76: Christmas Behind The Cash Register

"It's my twelfth consecutive day of work. In the preceding week, I've personally transacted roughly $50,000 worth of videogames, put in 65 hours of work and come to think of time in terms of the piped-in music that jams holiday cheer down the ear-hole of anyone within range. I know that Barbara Streisand's staccato Jingle Bells means it's time to open, Garth Brooks's God Rest Ye Merry Gentlemen means it's time to close and the cacophonous electro-pop-synth nonsense by Manheim Steamroller means it's time to jam a DS stylus through my eardrums."

Sean Sands spends "Christmas Behind the Cash Register."

Christmas Behind The Cash Register

Great article. I kept the page opened all day so I could finish it, in a one-column-at-a-time window that all busy office workers have to do.

This article describes the Holiday retail experience accurately. As the store was described I was constantly bringing up images in my head from the past two years to match each detail. Everything from the parents that believe retail stores are daycare centers to the frustrating, incompetent teenage help was present in my own personal outing in the retail business.

I will never understand the passionate anger that people feel while waiting on line. Most people browse the store for a half hour or more; but when it comes to waiting on line time becomes precious.

I just hope that people that read this article will, if they don't already, treat retail employees with more respect and patience during the holiday season. I still love the holidays, but work is significantly more taxing. There can't always be enough cashiers to fill every register, and there aren't always enough salesmen to assist each sale with the detail that they would normally offer at any other time of year.

If I had my way, shopping within a week of Christmas for that last minute gift would be a strict browse-and-buy experience. No questions, no retail help. You just don't deserve it, plan ahead. And, you know what, I still have one gift left to buy for this holiday season, but I'm far too jaded at this point to turn this philosophy back at myself. I do most of my preliminary shopping online anyway. I go to online retailers, read reviews of products, and find what I'm going to buy before I step foot into a store.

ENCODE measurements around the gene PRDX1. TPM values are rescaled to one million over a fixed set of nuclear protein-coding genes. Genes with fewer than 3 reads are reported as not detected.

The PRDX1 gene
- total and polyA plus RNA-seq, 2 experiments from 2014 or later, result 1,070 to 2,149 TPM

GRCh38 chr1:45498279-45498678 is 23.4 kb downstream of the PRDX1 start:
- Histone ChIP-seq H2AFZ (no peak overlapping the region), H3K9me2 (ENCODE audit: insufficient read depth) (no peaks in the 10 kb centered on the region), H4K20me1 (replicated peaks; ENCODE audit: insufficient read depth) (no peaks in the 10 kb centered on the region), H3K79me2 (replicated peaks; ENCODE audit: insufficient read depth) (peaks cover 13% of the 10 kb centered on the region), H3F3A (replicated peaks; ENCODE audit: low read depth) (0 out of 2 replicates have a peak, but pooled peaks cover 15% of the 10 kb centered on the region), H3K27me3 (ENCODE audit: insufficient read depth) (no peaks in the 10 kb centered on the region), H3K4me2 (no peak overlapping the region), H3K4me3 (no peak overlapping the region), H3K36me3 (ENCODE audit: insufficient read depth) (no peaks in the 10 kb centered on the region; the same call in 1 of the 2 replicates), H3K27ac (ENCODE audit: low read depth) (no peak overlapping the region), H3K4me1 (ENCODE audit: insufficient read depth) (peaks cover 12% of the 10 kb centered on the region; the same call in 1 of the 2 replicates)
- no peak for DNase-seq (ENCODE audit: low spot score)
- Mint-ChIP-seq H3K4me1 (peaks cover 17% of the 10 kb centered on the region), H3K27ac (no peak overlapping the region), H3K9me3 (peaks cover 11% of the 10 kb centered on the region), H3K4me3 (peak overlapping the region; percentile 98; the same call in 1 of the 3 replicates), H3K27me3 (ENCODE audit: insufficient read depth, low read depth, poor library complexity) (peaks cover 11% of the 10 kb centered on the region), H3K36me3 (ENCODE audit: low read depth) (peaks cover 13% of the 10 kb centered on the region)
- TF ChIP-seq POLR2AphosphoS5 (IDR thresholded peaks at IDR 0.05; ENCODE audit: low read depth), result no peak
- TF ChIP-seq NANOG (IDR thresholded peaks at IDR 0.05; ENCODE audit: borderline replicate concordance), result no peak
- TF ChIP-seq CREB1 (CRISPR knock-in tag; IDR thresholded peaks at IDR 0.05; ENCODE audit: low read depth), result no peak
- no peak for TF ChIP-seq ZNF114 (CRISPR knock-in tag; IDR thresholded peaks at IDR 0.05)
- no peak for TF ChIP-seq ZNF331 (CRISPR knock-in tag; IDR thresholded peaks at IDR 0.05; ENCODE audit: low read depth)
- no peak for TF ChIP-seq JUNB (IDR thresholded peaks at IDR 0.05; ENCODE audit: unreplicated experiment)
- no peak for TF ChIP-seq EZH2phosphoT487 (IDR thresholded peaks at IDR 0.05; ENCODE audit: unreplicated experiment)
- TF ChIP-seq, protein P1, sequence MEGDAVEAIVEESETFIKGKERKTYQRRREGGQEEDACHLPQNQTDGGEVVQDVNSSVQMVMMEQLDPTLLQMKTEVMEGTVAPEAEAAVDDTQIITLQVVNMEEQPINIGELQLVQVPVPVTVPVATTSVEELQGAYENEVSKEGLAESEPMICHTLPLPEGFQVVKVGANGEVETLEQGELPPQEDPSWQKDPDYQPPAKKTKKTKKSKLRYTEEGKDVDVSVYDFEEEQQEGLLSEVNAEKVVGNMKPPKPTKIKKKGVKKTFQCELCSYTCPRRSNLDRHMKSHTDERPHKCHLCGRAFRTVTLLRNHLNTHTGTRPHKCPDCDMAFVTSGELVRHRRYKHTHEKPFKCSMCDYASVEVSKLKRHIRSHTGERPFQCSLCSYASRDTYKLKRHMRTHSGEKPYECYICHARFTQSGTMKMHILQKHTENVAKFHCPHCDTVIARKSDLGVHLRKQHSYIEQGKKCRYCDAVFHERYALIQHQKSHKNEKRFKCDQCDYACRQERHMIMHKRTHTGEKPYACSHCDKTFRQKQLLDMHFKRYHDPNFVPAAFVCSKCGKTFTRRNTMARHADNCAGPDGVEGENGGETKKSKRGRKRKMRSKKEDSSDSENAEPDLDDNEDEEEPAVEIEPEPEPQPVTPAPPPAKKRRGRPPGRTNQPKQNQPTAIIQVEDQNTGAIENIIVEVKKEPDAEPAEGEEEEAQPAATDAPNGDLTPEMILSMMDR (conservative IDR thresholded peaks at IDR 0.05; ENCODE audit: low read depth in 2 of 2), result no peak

Also important: if you go into a store and ask what the difference is between an iPod and an MP3 player go home and ask someone that knows SOMETHING about the product to come shopping with you. The salesman sells. That's his job. You must know what you are getting yourself into when you are making a major electronics purchase, otherwise you may very well buy some piece of junk that you don't need and never really wanted.

I can't relay in words the flashbacks and feelings of de ja vu I got reading that article.

My particular worst christmas ever came the day toys r us built us a new R-zone that was conveniently located next to the stores main exit. Now, not only did we have to serve the hoards of people buying videogames and electronics, but we were also expected to run a register for customers with toys from all the other departments of the store. That way the store could save money by cutting back on one register girl.

Until that day, I didn't realise it was possible for your brain to go into complete shutdown and still remain standing.

Fantastic writing as always, im a fan but havent commented before... lovely stuff. Happy Xmas

Good article, it's amazing more people haven't read this.

I can't relay in words the flashbacks and feelings of de ja vu I got reading that article.


I think the article was published during my last xmas in retail. Never again.


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